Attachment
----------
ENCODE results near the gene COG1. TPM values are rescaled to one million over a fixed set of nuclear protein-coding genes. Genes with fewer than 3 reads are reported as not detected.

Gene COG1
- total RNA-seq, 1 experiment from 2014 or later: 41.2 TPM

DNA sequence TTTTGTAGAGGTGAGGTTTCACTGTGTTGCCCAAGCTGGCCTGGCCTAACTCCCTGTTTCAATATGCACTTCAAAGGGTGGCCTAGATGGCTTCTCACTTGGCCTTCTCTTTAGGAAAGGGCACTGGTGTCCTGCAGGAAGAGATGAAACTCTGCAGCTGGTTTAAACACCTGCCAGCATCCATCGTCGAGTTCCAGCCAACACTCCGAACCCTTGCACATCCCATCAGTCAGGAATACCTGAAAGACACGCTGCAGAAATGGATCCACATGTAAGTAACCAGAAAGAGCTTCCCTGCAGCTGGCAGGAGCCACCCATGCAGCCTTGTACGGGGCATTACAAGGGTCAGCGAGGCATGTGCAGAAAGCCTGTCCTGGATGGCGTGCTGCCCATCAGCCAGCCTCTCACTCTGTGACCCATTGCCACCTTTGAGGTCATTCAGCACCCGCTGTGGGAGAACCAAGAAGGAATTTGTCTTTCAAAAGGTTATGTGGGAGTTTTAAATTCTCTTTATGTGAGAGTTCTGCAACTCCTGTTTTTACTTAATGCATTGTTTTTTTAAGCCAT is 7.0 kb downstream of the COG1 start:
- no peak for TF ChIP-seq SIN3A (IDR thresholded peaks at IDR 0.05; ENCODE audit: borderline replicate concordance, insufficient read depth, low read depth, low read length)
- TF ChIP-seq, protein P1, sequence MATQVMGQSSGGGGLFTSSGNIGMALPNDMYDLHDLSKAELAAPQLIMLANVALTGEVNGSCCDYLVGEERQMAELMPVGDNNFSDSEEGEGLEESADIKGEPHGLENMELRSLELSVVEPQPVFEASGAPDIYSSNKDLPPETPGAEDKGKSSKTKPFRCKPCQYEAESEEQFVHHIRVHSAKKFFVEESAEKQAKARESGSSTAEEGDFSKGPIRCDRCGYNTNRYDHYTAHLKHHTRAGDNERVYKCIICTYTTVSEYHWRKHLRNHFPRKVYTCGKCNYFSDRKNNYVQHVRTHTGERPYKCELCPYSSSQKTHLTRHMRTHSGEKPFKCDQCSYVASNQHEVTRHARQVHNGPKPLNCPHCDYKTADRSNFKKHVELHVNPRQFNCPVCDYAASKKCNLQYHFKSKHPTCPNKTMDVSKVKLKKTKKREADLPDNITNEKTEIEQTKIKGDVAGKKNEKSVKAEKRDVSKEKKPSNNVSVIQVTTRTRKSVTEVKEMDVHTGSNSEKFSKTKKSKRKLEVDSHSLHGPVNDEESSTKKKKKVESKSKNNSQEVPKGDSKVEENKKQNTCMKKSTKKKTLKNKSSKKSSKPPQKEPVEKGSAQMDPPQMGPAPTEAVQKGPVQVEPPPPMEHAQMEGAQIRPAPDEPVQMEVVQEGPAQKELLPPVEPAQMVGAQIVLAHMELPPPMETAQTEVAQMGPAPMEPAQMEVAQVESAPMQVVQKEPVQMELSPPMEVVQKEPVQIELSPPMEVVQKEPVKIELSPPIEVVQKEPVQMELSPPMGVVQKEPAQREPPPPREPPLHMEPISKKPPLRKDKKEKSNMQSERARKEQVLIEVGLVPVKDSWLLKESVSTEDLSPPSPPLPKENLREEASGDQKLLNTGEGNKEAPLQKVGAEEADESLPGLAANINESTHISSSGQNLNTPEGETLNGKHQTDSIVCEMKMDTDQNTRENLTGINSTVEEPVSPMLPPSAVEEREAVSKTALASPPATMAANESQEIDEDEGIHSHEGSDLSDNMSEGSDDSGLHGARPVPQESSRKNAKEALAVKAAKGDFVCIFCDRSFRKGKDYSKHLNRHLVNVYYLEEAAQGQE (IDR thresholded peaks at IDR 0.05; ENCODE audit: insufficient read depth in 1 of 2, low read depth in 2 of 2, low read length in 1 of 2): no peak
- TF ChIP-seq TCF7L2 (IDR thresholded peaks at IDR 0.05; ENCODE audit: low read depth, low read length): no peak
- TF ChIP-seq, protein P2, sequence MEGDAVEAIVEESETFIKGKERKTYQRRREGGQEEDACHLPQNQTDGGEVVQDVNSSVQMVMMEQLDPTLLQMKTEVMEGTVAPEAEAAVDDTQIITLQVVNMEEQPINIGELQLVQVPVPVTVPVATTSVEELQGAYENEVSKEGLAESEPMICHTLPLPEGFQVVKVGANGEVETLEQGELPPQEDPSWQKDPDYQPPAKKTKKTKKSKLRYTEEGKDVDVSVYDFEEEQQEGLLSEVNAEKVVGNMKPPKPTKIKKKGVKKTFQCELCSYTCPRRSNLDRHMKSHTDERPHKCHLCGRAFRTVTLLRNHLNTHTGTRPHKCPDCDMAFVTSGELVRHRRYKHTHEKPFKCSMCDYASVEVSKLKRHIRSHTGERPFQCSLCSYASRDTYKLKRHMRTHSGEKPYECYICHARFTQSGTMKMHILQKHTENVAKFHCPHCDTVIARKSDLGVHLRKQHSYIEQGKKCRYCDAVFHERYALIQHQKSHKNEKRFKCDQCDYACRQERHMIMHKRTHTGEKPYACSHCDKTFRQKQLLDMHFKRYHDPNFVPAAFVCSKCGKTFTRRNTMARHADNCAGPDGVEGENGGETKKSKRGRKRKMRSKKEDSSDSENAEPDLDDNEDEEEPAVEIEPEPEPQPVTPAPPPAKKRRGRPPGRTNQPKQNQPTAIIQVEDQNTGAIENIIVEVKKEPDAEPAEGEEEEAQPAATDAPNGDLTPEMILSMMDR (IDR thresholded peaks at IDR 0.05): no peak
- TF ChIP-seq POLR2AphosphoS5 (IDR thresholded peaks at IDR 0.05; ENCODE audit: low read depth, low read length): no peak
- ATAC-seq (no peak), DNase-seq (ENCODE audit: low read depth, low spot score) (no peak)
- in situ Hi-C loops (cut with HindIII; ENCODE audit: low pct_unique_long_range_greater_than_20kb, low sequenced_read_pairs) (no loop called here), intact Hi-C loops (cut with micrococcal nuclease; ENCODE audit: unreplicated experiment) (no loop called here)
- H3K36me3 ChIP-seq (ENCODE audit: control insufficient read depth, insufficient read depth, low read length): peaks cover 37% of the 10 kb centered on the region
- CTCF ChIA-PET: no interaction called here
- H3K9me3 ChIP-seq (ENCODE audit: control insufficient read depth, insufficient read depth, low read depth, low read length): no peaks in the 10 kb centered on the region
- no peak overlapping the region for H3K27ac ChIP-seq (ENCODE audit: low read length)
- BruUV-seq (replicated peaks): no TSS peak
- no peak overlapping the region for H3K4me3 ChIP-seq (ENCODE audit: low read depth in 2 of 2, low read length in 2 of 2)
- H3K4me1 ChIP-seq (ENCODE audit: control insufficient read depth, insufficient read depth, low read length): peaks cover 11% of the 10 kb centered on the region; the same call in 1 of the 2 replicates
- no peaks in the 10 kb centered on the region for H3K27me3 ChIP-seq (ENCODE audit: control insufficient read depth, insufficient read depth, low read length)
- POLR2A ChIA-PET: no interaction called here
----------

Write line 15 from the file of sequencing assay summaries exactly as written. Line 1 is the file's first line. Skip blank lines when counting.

- no peak overlapping the region for H3K27ac ChIP-seq (ENCODE audit: low read length)